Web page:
Whoever invents or discovers any new and useful process, machine, manufacture, or composition of matter, or any new and useful improvement thereof, may obtain a patent therefore, subject to the conditions and requirements of this title.
How to decide whether software is patent-eligible subject matter under section 101 lies at the heart of the CLS Bank rehearing.
In taking up CLS Bank for a rehearing by the full Court, the Federal Circuit vacated its July 9, 2012, panel decision. That decision, which reversed a lower district court, found Alice Corporation’s invention patent-eligible subject matter.
Alice Corporation’s asserted patents relate to a computerized trading platform. The platform allows two parties to exchange obligations, such as stock trades, which are then settled by a trusted third party. The trusted third party oversees the settlement duties in order to mitigate or eliminate the risk of having only one of the parties’ obligations paid while leaving the other party with a loss by exchanging—or not exchanging—both parties’ obligations.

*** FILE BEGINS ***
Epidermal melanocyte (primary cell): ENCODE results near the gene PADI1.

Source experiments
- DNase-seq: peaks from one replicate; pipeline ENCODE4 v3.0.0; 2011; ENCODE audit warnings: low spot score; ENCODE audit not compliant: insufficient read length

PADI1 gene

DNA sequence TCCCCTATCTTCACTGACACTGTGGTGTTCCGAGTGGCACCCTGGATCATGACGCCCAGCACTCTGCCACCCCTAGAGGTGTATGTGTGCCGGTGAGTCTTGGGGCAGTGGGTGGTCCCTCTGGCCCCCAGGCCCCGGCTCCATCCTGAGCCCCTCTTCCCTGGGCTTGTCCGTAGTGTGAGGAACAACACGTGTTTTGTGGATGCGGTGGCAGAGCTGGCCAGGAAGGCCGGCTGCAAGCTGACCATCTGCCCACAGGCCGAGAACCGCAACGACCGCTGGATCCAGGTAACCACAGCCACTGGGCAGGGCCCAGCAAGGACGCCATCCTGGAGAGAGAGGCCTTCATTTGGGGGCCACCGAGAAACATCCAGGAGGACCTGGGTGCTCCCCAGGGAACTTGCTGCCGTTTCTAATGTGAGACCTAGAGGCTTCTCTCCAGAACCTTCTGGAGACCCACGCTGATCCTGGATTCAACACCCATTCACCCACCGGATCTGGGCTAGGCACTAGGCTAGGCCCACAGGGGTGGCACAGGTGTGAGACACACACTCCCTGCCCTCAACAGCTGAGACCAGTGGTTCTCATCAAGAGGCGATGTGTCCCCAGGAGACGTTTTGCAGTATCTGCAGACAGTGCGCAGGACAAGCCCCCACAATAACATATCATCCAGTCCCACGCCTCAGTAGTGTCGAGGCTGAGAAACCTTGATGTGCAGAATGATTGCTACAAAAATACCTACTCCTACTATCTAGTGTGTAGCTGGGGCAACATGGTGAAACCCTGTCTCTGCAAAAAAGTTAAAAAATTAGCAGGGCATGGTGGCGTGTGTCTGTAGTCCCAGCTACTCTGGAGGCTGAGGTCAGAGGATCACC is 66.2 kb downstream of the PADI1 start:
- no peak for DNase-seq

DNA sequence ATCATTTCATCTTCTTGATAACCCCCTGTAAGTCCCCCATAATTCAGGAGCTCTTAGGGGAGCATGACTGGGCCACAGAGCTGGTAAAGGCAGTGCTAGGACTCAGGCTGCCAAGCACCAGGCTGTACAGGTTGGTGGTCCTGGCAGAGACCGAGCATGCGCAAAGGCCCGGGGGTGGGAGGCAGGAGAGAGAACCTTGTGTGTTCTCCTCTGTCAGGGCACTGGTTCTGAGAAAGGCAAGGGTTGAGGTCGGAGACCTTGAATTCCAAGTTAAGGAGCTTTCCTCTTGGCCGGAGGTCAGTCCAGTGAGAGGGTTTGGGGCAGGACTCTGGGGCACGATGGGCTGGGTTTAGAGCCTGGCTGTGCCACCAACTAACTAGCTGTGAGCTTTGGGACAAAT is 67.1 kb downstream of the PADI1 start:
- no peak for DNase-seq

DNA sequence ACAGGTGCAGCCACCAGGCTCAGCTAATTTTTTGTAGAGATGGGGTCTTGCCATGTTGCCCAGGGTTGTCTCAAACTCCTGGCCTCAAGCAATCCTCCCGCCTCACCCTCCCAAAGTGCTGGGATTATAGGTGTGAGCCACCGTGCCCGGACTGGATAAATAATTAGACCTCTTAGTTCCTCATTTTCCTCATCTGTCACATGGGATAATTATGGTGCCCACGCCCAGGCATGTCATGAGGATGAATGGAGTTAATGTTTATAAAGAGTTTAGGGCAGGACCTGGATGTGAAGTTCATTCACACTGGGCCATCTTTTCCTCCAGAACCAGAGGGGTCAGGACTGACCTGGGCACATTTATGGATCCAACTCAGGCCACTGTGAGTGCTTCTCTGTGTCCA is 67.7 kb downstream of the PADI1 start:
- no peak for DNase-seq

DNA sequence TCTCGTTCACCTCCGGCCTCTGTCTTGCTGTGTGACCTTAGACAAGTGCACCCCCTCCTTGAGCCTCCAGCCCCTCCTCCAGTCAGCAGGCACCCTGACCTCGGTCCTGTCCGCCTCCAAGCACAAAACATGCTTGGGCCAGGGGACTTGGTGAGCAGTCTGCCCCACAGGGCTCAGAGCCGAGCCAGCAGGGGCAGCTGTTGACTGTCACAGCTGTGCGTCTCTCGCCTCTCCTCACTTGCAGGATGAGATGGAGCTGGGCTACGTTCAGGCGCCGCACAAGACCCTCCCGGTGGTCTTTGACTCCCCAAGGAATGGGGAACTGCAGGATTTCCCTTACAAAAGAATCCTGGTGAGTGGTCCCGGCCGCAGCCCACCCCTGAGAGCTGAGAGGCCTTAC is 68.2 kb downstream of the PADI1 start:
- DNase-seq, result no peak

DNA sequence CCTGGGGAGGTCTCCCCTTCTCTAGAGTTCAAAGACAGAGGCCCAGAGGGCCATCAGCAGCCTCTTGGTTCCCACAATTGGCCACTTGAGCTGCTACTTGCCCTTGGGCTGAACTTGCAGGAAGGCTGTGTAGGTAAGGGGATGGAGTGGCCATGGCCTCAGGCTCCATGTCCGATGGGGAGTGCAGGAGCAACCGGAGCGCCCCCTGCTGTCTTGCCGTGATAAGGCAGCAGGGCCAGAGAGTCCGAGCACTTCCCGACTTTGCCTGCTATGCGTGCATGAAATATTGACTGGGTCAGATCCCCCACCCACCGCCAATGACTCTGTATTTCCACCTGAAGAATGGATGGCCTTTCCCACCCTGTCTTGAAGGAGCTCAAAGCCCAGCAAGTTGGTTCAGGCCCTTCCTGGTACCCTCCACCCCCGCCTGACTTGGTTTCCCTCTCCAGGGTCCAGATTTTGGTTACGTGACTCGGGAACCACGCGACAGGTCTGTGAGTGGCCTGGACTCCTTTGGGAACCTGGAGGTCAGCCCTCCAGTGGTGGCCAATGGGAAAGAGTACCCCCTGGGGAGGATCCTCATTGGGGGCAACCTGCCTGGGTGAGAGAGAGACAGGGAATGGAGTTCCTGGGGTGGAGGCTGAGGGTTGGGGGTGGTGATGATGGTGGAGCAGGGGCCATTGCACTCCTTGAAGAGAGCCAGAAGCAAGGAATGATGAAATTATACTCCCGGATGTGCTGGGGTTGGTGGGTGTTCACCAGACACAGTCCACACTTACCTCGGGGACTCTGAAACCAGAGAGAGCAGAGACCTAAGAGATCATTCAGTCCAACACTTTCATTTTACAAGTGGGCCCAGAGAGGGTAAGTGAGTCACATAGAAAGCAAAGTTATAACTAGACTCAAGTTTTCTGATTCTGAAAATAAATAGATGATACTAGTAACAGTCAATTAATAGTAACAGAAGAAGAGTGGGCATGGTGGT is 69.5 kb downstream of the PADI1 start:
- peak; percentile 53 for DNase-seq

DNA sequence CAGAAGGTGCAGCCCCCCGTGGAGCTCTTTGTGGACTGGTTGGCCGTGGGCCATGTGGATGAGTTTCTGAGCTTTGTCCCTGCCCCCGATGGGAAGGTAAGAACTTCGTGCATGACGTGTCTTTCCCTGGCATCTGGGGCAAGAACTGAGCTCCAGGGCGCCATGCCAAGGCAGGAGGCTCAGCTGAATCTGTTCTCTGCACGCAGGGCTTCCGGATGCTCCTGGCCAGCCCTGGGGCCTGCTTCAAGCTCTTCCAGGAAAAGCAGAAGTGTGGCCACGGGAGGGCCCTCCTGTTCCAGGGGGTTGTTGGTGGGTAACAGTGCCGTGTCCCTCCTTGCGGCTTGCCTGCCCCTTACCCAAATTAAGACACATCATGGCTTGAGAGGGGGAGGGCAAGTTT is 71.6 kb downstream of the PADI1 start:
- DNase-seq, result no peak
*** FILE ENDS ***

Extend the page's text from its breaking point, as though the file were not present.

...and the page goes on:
Although Alice Corporation’s asserted claims were directed to different statutory categories (i.e. the asserted claims were written in method, system, and computer‑readable-medium claim formats), the Court viewed the claims collectively, all requiring computer implementation. Nevertheless, in the panel decision, the Court said mere implementation on a computer of an otherwise abstract idea will not render an invention patent-eligible subject matter.